And this is my theory of Romney: He’s not conservative, but he’s not moderate either. Why people assume he must be one or the other is another puzzle, because there is a third choice, which is the correct one: none of the above. He’s everything, he’s nothing; he’s whatever he needs to be. And he has shown no political courage to buck his party’s establishment at any point in his career (pursuing health care in Massachusetts was hard, maybe, but not exactly an act of ideological daring). So, if he ever is president, he’ll be whatever the situation requires, which, given that he’ll be the head of a severely right-wing party, means that he’ll be pretty severely right wing.
It is one of Mitt Romney’s most striking anecdotes. The US Navy, he says, has fewer ships today than in 1917, and the US Air Force is smaller than it was in 1947. Notwithstanding that today’s fleets are far beyond the capability of those from yesteryear, Romney says it is evidence that America’s military dominance is at risk.
Romney’s solution is one of the most far-ranging, expensive, and perhaps least understood of his campaign. He has vowed to commit at least 4 percent of the nation’s gross domestic product - $4 out of every $100 in the nation’s economy - to “core’’ defense spending, not including many war expenses.
The cost appears to be far greater than when Romney first broached the idea several years ago, when the nation was spending closer to 4 percent of GDP on defense. Under next year’s budget, defense spending is projected to be about 3.2 percent - yet Romney has stuck by his 4 percent vow. Put another way, that means Romney proposes spending 61 percent more than Obama at the end of a decade-long cycle, according to the libertarian Cato Institute.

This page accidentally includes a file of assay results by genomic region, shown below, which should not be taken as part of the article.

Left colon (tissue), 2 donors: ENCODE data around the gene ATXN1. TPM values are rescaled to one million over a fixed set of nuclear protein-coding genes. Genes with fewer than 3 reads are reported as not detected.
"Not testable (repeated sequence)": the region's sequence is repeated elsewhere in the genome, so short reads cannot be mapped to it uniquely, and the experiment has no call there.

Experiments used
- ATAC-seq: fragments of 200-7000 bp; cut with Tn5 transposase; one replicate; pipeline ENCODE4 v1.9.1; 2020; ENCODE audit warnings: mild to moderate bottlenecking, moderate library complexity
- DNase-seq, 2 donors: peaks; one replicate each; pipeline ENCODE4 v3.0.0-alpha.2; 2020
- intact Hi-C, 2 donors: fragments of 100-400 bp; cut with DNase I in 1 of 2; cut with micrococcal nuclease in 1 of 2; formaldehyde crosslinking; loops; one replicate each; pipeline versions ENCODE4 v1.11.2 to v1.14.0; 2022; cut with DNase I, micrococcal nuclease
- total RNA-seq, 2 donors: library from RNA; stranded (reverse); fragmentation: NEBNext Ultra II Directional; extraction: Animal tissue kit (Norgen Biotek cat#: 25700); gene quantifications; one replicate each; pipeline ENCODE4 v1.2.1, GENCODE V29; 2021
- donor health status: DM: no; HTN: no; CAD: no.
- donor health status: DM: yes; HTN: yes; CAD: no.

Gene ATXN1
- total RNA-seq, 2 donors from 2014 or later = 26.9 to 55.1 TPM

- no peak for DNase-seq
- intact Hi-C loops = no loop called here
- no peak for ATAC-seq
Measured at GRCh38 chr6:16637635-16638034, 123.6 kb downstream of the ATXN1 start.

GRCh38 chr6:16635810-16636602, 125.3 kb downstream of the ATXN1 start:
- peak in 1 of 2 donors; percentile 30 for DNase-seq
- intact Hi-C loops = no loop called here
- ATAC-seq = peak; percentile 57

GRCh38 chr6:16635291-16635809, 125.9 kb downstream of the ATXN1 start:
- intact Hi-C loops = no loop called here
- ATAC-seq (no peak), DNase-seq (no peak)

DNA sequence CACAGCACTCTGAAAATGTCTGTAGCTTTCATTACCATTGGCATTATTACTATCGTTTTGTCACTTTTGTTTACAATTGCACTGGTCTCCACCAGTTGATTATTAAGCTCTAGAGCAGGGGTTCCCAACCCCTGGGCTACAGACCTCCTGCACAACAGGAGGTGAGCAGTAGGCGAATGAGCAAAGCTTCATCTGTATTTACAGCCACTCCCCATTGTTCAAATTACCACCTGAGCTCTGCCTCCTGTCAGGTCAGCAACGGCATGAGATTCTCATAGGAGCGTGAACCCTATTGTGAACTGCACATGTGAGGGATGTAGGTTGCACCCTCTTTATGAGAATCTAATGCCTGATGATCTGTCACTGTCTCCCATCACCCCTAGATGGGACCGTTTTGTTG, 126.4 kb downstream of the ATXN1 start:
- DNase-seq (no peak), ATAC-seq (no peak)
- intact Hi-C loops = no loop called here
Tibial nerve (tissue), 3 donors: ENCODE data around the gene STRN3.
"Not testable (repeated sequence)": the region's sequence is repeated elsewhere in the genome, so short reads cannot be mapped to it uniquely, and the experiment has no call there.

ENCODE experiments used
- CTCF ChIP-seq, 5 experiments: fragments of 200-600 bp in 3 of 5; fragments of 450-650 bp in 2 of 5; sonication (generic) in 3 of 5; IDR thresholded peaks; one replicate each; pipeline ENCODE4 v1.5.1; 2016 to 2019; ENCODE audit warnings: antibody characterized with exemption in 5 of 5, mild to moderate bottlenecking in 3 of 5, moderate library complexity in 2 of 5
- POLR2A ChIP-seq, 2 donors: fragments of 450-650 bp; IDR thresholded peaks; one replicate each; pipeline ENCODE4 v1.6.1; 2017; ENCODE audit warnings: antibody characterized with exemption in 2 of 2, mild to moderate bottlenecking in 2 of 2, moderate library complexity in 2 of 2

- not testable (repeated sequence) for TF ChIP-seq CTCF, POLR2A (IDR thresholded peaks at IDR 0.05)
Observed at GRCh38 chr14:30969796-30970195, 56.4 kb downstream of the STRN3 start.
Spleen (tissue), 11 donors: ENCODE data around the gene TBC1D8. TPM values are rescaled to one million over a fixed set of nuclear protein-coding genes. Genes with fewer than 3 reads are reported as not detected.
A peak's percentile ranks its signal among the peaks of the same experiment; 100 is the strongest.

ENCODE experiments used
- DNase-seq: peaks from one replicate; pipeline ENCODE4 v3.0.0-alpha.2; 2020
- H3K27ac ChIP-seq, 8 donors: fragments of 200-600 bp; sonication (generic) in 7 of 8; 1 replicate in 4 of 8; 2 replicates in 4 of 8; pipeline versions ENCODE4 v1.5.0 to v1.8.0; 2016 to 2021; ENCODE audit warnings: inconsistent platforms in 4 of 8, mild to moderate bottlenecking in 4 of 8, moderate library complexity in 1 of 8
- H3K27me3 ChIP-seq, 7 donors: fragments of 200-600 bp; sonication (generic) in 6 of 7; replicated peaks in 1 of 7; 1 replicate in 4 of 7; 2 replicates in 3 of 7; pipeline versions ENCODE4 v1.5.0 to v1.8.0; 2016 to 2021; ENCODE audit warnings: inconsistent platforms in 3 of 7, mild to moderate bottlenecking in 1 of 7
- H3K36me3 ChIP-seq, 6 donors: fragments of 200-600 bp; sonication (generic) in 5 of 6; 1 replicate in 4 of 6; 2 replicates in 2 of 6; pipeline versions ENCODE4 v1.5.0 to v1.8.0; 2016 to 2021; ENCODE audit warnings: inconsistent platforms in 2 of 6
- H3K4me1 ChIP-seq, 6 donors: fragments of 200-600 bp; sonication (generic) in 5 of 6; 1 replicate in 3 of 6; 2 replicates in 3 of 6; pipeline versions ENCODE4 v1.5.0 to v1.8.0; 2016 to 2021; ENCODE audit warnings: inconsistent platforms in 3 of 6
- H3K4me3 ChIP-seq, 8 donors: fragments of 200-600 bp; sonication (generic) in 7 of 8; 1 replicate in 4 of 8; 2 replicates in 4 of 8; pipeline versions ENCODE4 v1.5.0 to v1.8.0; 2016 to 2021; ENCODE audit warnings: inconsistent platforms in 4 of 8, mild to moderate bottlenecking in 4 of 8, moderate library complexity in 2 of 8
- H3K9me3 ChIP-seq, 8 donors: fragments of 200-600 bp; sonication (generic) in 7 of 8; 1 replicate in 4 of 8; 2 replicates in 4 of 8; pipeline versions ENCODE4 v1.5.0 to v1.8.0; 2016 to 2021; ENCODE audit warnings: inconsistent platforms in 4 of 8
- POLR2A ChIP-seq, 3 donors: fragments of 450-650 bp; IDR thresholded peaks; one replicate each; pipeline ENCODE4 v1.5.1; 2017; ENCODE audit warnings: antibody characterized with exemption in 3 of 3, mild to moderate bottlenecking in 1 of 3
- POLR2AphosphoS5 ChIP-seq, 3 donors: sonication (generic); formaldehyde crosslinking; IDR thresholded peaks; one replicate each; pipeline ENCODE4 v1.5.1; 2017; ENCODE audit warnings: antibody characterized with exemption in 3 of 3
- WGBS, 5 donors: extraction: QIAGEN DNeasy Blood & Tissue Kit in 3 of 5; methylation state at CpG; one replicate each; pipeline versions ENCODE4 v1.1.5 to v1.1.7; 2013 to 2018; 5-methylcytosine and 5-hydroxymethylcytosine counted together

Enacting such an increase at the same time that Romney wants to slash taxes and balance the budget could cost trillions of dollars and require huge cuts in domestic programs. As Romney’s website puts it matter-of-factly, “This will not be a cost-free process.’’
The legal challenges to ACA, which the Supreme Court will hear next week, center on its key provision, the individual mandate. The mandate essentially requires all adults to obtain health insurance, either through their employers or by buying it themselves. (There will be subsidies for those who cannot afford it.) The idea of a health-insurance mandate first came to wide public notice in 1989, in the form of a proposal from the Heritage Foundation, one of Washington’s venerable right-wing think tanks. In subsequent years, the idea was embraced by a variety of politicians, mostly conservatives, including Newt Gingrich and Orrin Hatch. In Massachusetts, of course, Governor Mitt Romney made it the centerpiece of his health-care-reform plan. For decades, no one suggested that an individual mandate was unconstitutional.
This was understandable. The principal constitutional justification for the individual mandate is the Commerce Clause, which gives Congress the right to regulate commerce among the states. The meaning of this provision has been settled since shortly after the New Deal. The Court has said repeatedly that Congress has the right to regulate economic activity even if it takes place only within a state.